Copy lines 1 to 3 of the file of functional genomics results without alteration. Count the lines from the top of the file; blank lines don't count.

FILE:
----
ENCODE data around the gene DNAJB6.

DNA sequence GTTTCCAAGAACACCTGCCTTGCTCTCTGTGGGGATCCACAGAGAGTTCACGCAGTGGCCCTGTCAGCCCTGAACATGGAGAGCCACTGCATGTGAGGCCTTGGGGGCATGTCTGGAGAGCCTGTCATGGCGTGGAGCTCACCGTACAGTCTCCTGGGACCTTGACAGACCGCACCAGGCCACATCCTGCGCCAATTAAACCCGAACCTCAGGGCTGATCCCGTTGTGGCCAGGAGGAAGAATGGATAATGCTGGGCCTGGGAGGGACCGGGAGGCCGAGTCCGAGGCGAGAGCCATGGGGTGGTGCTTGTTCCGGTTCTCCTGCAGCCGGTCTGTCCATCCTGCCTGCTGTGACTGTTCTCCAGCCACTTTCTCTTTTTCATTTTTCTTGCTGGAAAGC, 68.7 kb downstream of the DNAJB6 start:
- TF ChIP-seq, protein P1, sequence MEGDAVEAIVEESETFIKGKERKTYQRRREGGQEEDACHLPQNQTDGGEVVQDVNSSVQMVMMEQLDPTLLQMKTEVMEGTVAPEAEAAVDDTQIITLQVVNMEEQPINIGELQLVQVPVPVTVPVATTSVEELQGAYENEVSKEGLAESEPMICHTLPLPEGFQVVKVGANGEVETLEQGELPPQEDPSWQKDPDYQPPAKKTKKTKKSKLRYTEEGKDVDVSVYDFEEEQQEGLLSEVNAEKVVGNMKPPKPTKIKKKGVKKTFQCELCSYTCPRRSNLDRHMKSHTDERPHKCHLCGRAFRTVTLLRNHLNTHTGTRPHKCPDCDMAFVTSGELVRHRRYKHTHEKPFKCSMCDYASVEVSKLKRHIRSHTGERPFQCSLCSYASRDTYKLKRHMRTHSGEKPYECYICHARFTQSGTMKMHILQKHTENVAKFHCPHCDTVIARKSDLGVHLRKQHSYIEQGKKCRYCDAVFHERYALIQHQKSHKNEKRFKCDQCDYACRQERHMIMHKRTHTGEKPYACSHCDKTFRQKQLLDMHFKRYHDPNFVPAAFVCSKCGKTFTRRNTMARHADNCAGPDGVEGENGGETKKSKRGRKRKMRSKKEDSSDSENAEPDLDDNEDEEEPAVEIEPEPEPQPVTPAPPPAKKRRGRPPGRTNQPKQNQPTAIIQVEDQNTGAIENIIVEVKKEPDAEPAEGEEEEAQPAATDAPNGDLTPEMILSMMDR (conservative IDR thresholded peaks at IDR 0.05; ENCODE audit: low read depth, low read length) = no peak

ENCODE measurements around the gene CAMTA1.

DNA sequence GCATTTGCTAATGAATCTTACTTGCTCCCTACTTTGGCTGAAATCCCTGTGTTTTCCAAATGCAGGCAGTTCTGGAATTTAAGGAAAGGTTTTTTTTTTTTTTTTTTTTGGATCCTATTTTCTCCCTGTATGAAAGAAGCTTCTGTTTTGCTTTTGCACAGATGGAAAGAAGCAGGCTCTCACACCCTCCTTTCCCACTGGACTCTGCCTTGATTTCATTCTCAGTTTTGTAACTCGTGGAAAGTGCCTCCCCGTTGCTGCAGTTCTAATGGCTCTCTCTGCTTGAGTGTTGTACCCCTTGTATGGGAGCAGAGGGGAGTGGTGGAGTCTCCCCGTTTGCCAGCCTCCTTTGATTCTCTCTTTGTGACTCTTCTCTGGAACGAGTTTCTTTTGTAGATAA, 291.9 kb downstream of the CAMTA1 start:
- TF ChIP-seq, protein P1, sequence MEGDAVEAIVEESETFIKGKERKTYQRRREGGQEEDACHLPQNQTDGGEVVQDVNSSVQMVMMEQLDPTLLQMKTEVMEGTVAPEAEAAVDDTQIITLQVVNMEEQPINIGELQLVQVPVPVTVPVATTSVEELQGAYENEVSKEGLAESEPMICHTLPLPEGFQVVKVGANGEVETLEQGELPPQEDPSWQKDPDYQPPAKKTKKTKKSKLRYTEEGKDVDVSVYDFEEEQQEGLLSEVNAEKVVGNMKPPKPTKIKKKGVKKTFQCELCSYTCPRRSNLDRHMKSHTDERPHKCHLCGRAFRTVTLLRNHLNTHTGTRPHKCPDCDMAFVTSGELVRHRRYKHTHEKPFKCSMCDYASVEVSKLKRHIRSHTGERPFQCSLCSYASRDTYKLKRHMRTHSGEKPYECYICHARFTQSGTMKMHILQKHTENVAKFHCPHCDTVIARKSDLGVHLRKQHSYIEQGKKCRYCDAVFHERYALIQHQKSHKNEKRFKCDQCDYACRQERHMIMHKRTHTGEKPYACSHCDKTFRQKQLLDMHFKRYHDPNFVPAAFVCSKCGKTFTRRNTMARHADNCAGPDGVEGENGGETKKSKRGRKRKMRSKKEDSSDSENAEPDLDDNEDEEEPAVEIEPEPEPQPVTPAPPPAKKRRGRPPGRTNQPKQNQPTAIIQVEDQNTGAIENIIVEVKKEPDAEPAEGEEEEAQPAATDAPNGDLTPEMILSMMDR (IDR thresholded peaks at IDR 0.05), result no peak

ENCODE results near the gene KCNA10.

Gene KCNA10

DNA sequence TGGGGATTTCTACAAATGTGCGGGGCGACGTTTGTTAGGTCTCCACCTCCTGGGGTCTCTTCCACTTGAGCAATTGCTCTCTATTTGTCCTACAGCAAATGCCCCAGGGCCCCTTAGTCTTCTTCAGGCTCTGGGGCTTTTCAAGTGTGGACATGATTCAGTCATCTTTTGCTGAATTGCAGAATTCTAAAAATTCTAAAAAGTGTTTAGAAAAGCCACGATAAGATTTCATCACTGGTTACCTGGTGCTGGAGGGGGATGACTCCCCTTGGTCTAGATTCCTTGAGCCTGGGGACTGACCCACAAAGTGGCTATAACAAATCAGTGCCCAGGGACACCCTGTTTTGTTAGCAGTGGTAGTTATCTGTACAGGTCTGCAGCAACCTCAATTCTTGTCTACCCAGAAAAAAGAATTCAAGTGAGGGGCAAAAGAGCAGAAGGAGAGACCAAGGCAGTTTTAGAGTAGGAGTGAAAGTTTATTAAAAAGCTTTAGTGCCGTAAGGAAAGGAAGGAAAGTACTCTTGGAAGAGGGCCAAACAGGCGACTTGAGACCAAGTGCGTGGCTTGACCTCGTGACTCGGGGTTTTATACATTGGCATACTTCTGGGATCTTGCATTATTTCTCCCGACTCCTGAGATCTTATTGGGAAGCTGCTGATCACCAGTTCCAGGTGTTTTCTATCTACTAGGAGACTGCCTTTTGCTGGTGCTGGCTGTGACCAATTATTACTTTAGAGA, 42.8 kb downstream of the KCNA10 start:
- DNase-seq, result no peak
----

ENCODE data around the gene DNAJB6.

DNA sequence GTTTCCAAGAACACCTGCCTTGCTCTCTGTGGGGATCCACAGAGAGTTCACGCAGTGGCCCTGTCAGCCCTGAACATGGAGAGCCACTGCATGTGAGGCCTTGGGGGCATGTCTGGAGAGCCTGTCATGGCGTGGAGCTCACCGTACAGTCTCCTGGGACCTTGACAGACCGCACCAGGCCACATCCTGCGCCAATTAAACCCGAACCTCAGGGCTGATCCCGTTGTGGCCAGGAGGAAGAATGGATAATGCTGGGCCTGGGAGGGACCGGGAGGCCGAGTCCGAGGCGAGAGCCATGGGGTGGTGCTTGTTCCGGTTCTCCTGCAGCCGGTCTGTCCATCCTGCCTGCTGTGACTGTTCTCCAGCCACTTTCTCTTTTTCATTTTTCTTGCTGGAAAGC, 68.7 kb downstream of the DNAJB6 start:
- TF ChIP-seq, protein P1, sequence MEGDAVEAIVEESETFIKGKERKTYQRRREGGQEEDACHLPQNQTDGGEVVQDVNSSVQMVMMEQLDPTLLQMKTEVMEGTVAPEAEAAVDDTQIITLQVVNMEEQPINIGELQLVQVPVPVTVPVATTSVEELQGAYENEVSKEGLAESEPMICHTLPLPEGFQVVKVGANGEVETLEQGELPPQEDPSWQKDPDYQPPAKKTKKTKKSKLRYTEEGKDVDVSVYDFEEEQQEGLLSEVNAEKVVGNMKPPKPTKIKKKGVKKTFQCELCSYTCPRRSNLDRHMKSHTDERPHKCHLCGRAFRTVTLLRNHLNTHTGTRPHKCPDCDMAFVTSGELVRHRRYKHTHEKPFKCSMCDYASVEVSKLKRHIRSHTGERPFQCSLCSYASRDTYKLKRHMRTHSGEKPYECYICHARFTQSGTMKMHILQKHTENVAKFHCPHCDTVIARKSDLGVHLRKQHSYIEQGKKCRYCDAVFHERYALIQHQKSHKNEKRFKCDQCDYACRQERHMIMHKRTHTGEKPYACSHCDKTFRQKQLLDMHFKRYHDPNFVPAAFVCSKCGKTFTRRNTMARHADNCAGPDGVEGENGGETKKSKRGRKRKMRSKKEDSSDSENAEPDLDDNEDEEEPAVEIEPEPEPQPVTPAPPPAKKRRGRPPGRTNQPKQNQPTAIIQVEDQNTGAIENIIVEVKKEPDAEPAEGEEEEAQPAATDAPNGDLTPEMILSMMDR (conservative IDR thresholded peaks at IDR 0.05; ENCODE audit: low read depth, low read length) = no peak